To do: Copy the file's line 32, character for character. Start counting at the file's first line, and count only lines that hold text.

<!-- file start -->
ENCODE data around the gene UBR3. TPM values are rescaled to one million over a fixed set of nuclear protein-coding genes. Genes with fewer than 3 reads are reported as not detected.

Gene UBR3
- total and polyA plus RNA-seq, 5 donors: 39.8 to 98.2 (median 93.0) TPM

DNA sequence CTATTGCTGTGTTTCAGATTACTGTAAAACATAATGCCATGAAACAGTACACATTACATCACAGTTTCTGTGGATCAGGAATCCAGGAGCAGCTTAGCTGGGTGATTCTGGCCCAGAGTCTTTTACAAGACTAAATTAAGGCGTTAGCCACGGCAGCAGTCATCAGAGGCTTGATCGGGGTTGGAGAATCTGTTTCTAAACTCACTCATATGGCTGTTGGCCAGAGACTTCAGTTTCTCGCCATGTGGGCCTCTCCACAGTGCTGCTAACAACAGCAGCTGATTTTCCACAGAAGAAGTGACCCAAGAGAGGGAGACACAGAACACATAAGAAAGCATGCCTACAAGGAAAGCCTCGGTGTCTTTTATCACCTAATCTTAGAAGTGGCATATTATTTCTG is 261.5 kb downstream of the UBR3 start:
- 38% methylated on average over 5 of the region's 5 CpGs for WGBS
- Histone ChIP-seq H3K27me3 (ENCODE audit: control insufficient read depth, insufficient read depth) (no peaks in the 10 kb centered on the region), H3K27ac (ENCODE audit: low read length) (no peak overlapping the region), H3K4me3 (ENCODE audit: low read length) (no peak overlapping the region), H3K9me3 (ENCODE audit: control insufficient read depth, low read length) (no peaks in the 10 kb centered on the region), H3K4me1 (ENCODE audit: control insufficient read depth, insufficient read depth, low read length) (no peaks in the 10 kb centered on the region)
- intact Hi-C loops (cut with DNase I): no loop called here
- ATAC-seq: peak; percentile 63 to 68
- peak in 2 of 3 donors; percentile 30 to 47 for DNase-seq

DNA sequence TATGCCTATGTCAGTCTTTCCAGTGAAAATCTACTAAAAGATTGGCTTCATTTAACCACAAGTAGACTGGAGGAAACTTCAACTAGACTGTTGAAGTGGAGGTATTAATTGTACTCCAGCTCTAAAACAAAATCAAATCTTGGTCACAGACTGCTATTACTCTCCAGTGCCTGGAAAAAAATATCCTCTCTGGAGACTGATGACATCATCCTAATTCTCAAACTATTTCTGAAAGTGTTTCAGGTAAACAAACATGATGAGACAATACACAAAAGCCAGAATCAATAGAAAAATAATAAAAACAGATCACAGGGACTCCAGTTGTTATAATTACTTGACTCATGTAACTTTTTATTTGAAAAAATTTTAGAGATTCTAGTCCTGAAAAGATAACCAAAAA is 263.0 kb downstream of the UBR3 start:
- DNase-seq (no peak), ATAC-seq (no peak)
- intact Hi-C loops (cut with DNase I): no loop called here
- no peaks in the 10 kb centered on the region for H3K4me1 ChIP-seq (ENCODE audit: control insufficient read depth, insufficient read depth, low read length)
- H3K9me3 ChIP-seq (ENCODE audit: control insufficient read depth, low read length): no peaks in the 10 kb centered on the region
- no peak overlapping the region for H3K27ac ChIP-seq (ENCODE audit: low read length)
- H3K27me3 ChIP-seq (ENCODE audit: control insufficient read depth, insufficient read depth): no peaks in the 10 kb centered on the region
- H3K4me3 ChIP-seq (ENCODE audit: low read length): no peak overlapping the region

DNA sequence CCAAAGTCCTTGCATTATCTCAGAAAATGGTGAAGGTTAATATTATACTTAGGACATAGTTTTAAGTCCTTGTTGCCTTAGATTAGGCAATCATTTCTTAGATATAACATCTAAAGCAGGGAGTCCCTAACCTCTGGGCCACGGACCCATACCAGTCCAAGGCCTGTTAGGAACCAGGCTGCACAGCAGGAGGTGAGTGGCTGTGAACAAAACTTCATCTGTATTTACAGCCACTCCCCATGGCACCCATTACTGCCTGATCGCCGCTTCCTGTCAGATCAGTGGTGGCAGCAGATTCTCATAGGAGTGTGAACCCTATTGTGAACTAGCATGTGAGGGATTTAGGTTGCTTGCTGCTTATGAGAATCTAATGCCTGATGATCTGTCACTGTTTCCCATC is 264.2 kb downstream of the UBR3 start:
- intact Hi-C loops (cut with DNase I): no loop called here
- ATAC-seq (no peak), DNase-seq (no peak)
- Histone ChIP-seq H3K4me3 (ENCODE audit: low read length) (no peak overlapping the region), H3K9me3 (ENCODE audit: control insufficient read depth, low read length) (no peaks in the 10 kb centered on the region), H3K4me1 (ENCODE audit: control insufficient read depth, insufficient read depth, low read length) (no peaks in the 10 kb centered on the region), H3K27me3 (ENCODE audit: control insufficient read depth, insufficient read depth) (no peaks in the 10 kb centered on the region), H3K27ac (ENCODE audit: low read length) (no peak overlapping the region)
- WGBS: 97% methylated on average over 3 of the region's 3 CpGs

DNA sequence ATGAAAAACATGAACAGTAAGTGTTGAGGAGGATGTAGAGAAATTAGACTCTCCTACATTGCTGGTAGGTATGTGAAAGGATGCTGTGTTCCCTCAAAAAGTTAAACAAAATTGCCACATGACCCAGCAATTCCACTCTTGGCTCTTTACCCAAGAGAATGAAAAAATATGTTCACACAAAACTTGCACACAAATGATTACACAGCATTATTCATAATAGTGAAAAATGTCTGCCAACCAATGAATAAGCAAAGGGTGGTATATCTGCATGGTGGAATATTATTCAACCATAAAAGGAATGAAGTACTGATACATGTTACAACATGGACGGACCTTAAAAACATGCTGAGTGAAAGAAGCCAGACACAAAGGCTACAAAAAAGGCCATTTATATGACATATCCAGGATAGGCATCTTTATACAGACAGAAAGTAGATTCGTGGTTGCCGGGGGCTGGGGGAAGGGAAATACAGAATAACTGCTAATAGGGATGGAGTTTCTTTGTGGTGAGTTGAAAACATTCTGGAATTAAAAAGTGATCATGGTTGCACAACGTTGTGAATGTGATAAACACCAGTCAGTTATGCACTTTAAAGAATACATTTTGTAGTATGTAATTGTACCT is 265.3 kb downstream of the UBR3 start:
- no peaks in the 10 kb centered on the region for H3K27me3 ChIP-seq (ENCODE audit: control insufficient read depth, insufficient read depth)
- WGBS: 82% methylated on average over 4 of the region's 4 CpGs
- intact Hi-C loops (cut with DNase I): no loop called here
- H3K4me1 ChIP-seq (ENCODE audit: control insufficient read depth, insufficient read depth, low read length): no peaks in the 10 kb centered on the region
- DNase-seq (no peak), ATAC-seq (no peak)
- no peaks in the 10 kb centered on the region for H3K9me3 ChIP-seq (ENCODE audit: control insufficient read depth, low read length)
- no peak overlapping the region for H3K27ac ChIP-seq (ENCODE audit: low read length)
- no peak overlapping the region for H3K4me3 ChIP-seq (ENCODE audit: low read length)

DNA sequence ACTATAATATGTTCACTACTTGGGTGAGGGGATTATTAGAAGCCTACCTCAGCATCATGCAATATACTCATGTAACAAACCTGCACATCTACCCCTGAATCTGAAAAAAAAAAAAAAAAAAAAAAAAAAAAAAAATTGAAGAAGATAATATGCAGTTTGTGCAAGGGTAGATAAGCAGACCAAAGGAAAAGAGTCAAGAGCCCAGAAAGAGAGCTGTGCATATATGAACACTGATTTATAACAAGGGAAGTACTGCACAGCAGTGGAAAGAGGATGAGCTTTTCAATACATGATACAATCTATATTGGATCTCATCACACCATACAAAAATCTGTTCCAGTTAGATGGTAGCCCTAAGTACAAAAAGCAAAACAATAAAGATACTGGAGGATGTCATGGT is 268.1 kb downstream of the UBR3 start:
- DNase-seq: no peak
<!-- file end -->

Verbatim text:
DNA sequence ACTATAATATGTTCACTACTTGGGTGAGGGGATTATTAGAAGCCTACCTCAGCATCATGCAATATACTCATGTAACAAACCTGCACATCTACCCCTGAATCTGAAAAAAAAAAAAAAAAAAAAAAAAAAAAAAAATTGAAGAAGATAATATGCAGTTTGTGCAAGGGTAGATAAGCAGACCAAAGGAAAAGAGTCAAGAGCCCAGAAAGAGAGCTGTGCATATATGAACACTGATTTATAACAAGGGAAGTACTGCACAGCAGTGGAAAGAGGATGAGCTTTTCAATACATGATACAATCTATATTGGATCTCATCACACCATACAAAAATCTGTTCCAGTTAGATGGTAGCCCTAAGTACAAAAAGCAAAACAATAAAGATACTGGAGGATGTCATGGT is 268.1 kb downstream of the UBR3 start: